Police confirm they are monitoring extremist websites after an Islamist group in Birmingham urged Muslims to confront the Pope
British police have said they are monitoring the internet for threats against the Pope and attempts to disrupt the papal visit in September.
Chief Constable Meredydd Hughes, who is co-ordinating the national police effort for the papal visit, said police were monitoring extremist websites and other media that appear to be targeting the Pope.
He was reacting to reports that an Islamist website has urged Birmingham Muslims to disrupt the papal Mass at Cofton Park.
Chief Constable Hughes said: “We are aware of this website and are monitoring it closely, as indeed we are monitoring all such websites and media.
“Although we are unable to discuss the content of individual websites, we will of course ensure that such measures are taken as to protect the Pope and all those who are coming to see him.”
Questions about the Pope’s safety arose last week after a post on the Leicester-based website suggested that Muslims in Birmingham use the opportunity of the papal Mass to protest against the Pope.
The website, called the Islamic Standard, urged Muslims to “tell the Pope just what they think of him after his insults against the Prophet Muhammad”.
It also said the Birmingham event was not only a chance to “challenge these evil words of this evil Pope” but that it was also a chance to “call people away from the shirk [idolatry] of worshipping the dead like the Catholics do, calling out to them for help and intercession”.
While most papal events were not being held in Muslim areas, the website said, the Birmingham event “brings the Pope and those who worship him into direct contact with the large Muslim population of Birmingham and offers them the perfect chance to learn about Islam and for the Muslims to forbid the munkar [denounced practice] of worshipping dead men and following the dictates of the sodomite, child-molesting Church of Rome.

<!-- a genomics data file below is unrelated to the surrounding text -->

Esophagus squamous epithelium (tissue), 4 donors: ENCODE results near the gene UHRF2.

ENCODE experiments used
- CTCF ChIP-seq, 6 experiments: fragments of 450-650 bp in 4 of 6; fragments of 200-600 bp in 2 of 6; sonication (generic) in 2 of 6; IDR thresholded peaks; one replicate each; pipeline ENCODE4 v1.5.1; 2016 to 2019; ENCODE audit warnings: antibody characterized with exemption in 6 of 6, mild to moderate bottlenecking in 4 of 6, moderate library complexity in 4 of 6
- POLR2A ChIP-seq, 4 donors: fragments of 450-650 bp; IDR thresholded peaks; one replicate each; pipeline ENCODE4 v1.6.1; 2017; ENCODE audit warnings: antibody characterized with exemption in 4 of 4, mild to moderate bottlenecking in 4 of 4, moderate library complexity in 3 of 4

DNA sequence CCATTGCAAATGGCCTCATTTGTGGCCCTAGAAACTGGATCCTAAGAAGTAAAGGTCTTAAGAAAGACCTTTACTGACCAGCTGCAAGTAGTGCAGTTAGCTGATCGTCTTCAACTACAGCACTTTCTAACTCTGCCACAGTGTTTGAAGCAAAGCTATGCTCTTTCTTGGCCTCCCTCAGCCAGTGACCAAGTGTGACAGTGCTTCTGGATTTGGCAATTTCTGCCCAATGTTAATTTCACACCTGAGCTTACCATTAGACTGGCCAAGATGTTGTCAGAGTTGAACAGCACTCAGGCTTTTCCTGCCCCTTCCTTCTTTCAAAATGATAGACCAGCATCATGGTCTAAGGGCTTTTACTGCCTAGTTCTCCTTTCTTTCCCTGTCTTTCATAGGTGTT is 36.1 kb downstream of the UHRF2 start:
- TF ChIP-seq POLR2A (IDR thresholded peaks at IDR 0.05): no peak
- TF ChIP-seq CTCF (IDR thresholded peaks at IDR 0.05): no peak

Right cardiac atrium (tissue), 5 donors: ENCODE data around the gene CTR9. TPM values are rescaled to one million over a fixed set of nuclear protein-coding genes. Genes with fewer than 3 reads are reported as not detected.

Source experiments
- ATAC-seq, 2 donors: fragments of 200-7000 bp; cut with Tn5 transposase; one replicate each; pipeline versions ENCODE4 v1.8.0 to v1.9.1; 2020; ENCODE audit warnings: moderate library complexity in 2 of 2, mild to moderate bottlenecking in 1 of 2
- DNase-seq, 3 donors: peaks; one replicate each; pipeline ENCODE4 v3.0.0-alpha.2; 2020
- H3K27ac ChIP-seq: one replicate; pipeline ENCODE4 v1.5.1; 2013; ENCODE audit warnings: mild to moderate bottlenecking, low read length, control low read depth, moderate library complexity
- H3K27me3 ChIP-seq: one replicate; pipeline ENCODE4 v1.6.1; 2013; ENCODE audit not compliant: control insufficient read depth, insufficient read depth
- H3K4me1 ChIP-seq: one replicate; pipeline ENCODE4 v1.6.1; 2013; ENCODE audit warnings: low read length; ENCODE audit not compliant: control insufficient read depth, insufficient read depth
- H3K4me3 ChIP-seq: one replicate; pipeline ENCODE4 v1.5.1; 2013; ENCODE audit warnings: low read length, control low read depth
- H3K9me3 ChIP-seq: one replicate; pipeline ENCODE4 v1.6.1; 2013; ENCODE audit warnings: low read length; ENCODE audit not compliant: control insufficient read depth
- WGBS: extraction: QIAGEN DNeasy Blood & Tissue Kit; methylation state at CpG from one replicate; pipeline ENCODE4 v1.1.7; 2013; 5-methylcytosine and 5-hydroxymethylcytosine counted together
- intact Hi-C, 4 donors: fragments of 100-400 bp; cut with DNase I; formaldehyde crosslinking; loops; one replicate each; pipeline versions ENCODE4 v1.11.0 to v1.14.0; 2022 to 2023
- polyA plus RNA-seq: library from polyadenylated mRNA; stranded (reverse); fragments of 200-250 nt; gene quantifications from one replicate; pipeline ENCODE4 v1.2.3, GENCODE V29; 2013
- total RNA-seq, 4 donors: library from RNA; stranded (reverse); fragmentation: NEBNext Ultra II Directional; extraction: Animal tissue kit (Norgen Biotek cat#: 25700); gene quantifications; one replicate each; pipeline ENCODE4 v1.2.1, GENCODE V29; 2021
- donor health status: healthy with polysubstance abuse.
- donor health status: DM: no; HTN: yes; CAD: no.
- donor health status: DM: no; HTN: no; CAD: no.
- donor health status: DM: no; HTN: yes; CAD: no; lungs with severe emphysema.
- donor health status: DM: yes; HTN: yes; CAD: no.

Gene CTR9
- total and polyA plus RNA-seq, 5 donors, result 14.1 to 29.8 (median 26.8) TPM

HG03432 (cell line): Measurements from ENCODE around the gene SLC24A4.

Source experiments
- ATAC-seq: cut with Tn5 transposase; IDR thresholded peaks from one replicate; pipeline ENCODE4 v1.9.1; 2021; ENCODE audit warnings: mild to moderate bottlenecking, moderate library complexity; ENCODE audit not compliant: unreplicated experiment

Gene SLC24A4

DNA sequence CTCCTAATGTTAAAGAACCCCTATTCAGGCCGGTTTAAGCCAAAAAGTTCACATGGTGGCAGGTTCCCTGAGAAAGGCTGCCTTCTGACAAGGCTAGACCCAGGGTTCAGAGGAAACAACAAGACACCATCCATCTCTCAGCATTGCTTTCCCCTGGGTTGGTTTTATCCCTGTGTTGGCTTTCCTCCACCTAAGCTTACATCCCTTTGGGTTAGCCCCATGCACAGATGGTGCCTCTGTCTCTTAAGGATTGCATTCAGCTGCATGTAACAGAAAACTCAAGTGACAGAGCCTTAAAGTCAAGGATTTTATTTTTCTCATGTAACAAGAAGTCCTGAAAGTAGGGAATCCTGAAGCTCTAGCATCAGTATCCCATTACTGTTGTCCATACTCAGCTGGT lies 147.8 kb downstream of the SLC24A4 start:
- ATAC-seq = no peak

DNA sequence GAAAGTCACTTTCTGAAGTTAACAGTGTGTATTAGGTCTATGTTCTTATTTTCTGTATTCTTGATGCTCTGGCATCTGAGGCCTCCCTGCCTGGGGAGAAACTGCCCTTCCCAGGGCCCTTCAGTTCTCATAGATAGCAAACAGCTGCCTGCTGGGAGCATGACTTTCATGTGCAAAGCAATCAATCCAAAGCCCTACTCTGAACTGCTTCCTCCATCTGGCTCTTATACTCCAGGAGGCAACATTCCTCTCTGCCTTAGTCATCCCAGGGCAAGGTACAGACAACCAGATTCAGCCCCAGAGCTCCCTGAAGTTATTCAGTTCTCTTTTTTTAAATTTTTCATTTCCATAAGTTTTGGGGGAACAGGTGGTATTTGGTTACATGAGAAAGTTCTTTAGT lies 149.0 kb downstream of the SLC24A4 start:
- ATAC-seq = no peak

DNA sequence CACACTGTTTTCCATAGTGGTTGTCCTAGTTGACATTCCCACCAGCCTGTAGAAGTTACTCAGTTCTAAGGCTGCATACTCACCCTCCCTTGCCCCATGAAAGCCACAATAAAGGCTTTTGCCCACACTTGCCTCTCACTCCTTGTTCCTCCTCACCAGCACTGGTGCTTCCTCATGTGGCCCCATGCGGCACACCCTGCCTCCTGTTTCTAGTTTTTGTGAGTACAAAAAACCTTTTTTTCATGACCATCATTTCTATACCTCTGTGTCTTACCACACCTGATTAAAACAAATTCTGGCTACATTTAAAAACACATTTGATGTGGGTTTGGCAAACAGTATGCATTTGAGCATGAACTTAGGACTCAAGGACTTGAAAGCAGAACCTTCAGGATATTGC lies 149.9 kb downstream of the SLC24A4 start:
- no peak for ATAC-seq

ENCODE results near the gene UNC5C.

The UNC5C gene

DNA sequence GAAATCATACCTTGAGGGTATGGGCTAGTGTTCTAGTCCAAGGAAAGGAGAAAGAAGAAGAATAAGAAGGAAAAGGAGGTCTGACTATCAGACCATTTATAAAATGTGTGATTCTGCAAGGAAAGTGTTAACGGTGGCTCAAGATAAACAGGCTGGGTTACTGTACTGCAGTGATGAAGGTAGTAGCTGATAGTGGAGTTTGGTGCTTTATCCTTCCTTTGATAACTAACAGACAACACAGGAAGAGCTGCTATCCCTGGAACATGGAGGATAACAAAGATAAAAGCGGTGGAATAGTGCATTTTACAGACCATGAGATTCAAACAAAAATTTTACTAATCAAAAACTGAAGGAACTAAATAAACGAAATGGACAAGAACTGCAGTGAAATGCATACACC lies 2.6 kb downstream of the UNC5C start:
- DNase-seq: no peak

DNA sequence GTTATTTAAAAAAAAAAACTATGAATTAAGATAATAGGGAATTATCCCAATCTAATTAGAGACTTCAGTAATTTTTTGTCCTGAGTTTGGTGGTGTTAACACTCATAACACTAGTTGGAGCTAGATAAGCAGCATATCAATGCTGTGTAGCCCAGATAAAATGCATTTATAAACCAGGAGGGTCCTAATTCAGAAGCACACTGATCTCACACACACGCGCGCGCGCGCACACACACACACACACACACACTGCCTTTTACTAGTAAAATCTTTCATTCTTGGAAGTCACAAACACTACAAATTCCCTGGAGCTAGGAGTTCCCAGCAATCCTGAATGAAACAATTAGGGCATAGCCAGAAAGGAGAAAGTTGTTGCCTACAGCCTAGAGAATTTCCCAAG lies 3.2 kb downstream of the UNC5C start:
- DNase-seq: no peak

“We at the Islamic Standard hope the Muslims of Birmingham take this duel opportunity to give Da’wah [witness] to these 80,000 travelling disbelievers, whilst at the same time telling the Pope in no uncertain terms what Muslims think of his evil slanders against the last Prophet of God and his message.”
Khalid Mahmood, the MP for Perry Barr, told the Sunday Mercury that he feared the post might incite violence and even cause riots on the day.
He said: “These supposed Muslims are doing all they can to incite violence. Sadly, if Muslims do turn up and preach at Catholics it could easily turn to violence.
“The police should look at the comments on this site because they can only serve to increase tensions and perhaps even cause riots on the day.
“This is just the warped product of warped minds and it reveals how ignorant they are about Islam.”